Ensuring system still works... [ OK ]
Making up fake text... [ OK ]
Deploying Ubuntu Server payload to OP...
> 65:20:76:69:65:77:3f:00:00:00:00:00:00:00:00:00:00 [ OK ]
Compressing the analog RSS application... [ OK ]
Synthesizing the unicode MAC protocol... [ OK ]
Sending the fiber optic alarm into the feed... [ OK ]
Rebooting the redundant CD-ROM program... [ OK ]
Connecting the RX circuit to compress neural array... [ OK ]
Writing VB script to track killer's IP address... [ OK ]
Writing answer... [ OK ]
Congratulations! By simply reading this post, you now have Ubuntu Server!
No, really, I'm serious here. The only major difference between Ubuntu Server and the regular version of desktop Ubuntu is the fact that Ubuntu Server does not come with a graphical interface or any sort of graphical "quality-of-life" improvements. As you can see on the list of things installed by default, there really isn't anything there except for the standard loadout. From the official documentation:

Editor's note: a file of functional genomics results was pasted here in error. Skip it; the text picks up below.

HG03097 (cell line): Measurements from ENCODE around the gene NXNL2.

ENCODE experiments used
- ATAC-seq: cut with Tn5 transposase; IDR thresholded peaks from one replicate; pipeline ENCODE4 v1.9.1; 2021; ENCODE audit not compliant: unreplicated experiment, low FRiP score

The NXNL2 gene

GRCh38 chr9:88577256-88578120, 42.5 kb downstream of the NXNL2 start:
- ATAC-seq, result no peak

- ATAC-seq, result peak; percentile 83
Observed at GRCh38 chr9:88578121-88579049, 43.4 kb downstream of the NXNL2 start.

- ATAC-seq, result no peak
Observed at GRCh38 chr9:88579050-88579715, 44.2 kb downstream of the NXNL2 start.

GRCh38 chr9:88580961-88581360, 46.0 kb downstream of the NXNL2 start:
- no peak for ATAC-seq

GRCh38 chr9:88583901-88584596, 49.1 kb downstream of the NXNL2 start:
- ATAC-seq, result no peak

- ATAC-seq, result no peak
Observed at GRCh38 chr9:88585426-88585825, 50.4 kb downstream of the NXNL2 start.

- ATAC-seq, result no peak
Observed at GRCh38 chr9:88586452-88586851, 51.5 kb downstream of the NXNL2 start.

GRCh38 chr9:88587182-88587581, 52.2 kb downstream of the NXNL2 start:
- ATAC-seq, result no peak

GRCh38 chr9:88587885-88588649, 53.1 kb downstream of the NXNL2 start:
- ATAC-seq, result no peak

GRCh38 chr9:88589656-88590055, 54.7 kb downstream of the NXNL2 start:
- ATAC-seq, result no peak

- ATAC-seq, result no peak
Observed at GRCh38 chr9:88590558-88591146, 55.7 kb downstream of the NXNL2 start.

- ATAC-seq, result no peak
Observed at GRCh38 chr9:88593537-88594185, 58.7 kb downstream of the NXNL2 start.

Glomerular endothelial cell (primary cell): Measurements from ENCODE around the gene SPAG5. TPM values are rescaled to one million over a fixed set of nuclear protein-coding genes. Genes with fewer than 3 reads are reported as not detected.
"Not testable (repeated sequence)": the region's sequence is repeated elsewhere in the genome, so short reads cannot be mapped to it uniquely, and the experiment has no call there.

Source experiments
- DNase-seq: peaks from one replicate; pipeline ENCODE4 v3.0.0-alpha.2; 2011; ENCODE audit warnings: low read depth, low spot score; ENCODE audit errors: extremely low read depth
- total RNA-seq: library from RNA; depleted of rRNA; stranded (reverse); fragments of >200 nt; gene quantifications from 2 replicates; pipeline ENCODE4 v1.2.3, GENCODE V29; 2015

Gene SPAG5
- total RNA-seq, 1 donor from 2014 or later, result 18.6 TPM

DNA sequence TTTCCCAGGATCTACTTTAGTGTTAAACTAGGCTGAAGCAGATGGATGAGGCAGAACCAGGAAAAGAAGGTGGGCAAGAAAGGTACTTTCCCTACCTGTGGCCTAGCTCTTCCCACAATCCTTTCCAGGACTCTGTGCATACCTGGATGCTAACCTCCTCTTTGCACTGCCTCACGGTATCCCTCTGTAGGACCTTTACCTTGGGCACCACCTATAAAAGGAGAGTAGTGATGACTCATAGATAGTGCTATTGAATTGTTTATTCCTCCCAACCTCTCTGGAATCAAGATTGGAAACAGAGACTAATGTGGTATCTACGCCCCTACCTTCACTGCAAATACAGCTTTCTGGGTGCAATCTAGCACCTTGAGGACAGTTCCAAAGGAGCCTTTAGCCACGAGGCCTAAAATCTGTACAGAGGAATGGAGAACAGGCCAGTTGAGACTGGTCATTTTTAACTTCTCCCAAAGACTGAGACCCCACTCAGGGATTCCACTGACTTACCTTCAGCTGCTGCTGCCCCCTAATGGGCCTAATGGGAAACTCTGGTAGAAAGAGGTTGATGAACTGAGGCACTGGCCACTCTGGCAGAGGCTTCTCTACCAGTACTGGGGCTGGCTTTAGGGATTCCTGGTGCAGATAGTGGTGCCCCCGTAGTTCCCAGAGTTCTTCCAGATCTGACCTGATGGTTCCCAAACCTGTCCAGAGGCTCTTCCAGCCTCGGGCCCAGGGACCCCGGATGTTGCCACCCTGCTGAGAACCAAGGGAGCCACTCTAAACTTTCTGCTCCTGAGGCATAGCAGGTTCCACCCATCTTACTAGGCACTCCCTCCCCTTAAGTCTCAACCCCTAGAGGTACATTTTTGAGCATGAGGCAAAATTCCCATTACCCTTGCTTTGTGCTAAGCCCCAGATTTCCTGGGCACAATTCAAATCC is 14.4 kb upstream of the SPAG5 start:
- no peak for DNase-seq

There are a few differences between the Ubuntu Server Edition and the Ubuntu Desktop Edition. It should be noted that both editions use the same
apt repositories, making it just as easy to install a server application on the Desktop Edition as it is on the Server Edition.
The differences between the two editions are the lack of an X window environment in the Server Edition and the installation process.
Meaning, you can just install any server-related packages and everything will work for the most part. For example, if you want to install NGINX, any guide (like this one from DigitalOcean) will work perfectly fine. In the unlikely case that you don't have something you need installed, it will be when it needs to be. You can trust
apt's dependency resolution system to resolve any (unlikely) problems that come up from you not having some server-standard package installed.
The only catch is that you may need to reconfigure the occasional config file to prevent a conflict (NetworkManager is infamous for this), which is not really that involved of a process at most times. You might also need to punch the occasional hole in your firewall or set up some port-forwarding, but that's pretty easy and you (probably) would have had to do that on your server install already.
So, in short, just use
apt like normal and install whatever packages you want.